Jlibtool is a replacement for GNU Libtool. As it is a C program rather than a shell script, it is significantly faster than libtool. This speed difference is most noticable on large projects.
Jlibtool was originally taken from the Apache Software Foundation, at:
it was then modified to fix a number of incompatibilities with GNU Libtool. It has been used to build large projects (100's of C files, loadable modules, cross-platform).
There is no
configure script. None is needed. There is no
Makefile. None is needed. Jlibtool is written using functions that
are available on all modern operating systems. If your operating
system can't build jlibtool, please submit a patch.
make, which is smart enough to figure out how to build C
If you don't have
make, use the following command:
$ cc jlibtool.c -o jlibtool
If you do not have a working C compiler, you do not need jlibtool.
It should build without errors on all Posix operating systems. It will likely also build on Windows, though that has not been tried. If there are build errors on Windows, the fixes are likely to be small. Please submit patches, and they will be integrated into the next version.
The source contains compile-time checks for OS/2, Mac OS X, Linux, FreeBSD, NetBSD, SUN, MingW, and some more esoteric systems. We believe that these checks are reasonable, and up to date. If not, please submit patches.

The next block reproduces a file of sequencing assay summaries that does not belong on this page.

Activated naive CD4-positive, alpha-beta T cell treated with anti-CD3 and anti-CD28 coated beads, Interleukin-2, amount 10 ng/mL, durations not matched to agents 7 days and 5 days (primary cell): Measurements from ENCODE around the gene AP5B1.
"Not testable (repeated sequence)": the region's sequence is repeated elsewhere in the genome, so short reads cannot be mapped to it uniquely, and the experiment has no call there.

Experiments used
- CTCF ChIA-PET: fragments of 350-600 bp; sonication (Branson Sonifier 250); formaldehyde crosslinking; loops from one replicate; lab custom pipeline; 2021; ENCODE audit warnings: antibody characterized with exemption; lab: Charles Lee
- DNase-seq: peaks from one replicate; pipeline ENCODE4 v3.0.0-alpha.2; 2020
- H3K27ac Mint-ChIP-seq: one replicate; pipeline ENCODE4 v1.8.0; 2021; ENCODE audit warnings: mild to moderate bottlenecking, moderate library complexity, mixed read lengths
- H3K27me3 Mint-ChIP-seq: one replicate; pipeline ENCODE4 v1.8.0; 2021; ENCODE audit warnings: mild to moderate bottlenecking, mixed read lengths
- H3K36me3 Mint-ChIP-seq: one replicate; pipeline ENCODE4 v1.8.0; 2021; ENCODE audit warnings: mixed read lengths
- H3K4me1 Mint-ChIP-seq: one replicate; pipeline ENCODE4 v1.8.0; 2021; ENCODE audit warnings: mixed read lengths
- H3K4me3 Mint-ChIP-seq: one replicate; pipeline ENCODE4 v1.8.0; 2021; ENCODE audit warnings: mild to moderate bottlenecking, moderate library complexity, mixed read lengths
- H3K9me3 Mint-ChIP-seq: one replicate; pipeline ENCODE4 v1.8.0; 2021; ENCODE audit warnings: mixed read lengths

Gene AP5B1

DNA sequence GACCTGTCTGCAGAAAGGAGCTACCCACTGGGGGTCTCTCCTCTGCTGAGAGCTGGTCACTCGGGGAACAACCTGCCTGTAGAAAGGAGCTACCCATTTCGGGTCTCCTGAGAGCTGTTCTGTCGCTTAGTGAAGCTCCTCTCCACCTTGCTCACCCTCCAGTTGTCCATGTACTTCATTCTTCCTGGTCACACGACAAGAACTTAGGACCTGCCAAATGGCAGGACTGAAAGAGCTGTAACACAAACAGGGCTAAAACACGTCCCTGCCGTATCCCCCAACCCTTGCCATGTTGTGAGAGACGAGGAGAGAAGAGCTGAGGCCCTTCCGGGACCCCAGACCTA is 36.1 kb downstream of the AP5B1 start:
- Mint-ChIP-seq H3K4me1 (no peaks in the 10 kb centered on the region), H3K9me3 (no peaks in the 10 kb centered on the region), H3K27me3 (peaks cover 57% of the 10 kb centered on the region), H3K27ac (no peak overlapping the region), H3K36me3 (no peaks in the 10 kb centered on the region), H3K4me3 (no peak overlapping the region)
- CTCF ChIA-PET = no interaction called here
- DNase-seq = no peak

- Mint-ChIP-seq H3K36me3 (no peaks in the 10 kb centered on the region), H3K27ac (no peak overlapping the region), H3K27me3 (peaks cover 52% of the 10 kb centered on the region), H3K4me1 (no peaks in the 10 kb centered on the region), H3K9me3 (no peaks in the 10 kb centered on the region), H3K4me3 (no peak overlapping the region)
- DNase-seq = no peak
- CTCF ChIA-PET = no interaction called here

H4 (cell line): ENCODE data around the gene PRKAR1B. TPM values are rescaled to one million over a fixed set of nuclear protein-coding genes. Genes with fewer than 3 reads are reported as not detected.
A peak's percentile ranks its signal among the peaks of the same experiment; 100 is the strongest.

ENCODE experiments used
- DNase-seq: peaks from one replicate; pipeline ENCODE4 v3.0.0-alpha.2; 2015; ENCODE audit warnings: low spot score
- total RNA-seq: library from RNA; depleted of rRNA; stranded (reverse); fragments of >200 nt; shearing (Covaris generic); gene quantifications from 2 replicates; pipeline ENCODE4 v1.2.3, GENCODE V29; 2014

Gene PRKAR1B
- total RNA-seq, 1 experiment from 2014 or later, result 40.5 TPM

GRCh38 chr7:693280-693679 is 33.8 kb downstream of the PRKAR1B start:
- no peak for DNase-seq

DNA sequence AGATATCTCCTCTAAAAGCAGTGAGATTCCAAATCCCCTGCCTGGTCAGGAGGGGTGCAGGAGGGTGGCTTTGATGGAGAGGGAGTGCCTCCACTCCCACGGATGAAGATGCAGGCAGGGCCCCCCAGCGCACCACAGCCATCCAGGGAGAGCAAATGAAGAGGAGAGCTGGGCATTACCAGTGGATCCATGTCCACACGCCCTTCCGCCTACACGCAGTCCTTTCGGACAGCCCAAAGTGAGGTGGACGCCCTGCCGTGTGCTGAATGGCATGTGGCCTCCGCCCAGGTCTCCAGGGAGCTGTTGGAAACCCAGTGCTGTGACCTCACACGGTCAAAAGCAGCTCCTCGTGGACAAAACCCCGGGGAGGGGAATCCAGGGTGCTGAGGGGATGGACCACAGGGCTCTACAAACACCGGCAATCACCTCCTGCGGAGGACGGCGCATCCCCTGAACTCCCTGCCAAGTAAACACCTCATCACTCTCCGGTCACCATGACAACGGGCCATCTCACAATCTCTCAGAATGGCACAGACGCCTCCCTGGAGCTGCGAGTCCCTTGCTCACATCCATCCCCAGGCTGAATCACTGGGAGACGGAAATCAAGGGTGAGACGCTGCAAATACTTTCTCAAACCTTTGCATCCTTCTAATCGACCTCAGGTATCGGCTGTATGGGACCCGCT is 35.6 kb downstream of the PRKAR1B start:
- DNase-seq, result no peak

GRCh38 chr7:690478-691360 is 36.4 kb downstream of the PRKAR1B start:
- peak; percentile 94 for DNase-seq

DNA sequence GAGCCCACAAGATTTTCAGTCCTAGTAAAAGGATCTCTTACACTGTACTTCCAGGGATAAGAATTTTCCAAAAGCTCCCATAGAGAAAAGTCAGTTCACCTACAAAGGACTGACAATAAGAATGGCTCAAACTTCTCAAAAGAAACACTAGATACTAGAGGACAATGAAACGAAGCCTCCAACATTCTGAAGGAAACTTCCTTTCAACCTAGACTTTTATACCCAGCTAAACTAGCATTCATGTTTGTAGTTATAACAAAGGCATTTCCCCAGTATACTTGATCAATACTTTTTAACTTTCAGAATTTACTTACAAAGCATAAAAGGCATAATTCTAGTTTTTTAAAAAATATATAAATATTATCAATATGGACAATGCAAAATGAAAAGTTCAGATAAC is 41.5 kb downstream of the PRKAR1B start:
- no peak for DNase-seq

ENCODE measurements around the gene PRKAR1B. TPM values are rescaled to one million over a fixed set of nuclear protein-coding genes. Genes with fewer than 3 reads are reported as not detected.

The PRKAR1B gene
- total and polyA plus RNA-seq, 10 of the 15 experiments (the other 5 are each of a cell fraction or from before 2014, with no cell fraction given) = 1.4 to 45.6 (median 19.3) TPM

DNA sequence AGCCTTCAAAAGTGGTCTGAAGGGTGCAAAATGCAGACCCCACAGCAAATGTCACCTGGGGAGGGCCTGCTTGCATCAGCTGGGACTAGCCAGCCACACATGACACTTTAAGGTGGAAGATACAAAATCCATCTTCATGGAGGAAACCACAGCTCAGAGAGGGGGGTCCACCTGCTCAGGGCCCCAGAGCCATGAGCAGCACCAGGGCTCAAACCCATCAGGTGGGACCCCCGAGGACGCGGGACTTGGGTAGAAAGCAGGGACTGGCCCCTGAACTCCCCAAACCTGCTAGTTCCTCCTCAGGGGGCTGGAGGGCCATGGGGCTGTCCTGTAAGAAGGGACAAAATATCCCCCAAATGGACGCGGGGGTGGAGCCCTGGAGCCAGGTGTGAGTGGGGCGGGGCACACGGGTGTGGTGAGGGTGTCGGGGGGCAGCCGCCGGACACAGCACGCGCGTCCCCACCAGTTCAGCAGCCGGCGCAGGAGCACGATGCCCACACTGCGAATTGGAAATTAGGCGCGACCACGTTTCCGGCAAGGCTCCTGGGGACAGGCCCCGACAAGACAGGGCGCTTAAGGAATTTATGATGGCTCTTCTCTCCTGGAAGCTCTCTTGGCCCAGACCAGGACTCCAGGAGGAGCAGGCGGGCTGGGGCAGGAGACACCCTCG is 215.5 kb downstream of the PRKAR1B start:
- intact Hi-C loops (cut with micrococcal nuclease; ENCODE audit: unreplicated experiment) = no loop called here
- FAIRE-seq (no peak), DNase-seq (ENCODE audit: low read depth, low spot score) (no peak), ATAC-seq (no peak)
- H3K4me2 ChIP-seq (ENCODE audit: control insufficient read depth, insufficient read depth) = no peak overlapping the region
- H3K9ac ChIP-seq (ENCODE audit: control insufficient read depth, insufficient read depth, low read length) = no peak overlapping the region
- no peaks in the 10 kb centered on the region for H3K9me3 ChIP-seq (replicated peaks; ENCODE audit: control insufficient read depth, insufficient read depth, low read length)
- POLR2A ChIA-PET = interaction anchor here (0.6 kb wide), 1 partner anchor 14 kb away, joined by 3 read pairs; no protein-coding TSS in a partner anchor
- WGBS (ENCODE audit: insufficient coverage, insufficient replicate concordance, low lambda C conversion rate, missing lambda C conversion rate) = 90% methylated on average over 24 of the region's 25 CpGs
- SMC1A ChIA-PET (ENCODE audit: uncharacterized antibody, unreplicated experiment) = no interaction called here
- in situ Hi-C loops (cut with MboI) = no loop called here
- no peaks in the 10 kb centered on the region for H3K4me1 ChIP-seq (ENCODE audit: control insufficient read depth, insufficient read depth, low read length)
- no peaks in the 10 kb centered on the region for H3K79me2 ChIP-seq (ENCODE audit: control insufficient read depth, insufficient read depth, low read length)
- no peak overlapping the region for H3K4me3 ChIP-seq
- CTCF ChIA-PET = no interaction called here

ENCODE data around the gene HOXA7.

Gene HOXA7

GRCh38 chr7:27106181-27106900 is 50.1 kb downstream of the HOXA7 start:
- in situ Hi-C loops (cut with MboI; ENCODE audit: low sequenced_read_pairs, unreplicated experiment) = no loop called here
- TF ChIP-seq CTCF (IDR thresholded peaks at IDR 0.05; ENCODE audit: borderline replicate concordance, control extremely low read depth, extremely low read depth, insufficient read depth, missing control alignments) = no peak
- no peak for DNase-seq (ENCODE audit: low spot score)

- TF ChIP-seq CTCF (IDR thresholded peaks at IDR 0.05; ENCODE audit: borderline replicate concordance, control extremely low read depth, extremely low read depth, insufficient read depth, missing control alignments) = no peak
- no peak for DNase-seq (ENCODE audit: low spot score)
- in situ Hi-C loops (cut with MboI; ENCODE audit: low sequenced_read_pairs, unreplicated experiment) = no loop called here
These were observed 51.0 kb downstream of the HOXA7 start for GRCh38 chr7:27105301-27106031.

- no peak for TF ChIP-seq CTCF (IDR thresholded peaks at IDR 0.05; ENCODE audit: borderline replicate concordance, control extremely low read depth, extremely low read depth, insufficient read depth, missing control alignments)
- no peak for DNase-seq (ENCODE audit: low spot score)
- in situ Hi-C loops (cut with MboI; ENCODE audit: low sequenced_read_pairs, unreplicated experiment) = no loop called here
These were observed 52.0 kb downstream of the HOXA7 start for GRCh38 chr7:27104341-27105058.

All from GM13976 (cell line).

Edit your build system (usually a Makefile), and replace references to "libtool" with "jlibtool". Some projects will "just work".
Libtool Makes Life Harder
For compatibility, jlibtool still accepts the standard libtool options
--mode=compile. But jlibtool is smarter than libtool.
Let's see why, using an example. The following line is typical of how
libtool is used:
$ libtool --mode=compile $(CC) $(CFLAGS) -c foo.c -o foo.lo
Stare at that for a second. Now look at the XKCD comic:
Panel 1: Situation: There are 14 competing standards. Panel 2: Ridiculous! We need to develop one universal standard that covers everyone's use cases! Panel 3: Situation: There are 15 competing standards.
The "helpful" nature of libtool means that you need to learn new commands and new command-line options. These options force you to tell libtool things it already knows. e.g. when running "CC", you are really trying to compile a program.
There is a better way. For simple projects, just do this:
$ jlibtool -c foo.c -o foo.lo
Jlibtool looks at the input files, the output files, and determines what to do. Most of the time this decision can be made automatically. In those situations, jlibtool makes your life much simpler.
Where you need to pass additional options, you can use them, too:
$ jlibtool $(CC) $(CFLAGS) -c foo.c -o foo.lo
Or for people who like punishment:
$ libtool --mode=compile $(CC) $(CFLAGS) -c foo.c -o foo.lo
See the HOWTO.md file in this directory for more complete documentation.
The sad thing is that jlibtool is not a "drop in" replacement for libtool. Libtool has many features, and has been under development for many years. Libtool is intended to solve portability problems for dozens of esoteric operating systems and compilers, many of which no longer have net access. The result is that users of libtool are being punished with slow build times for the mistakes that other people made decades ago.
Jlibtool is intended to solve the "last mile" of portability problems. That is, for the common case of modern operating systems, it hides the minor platform-specific details that cause aggravation.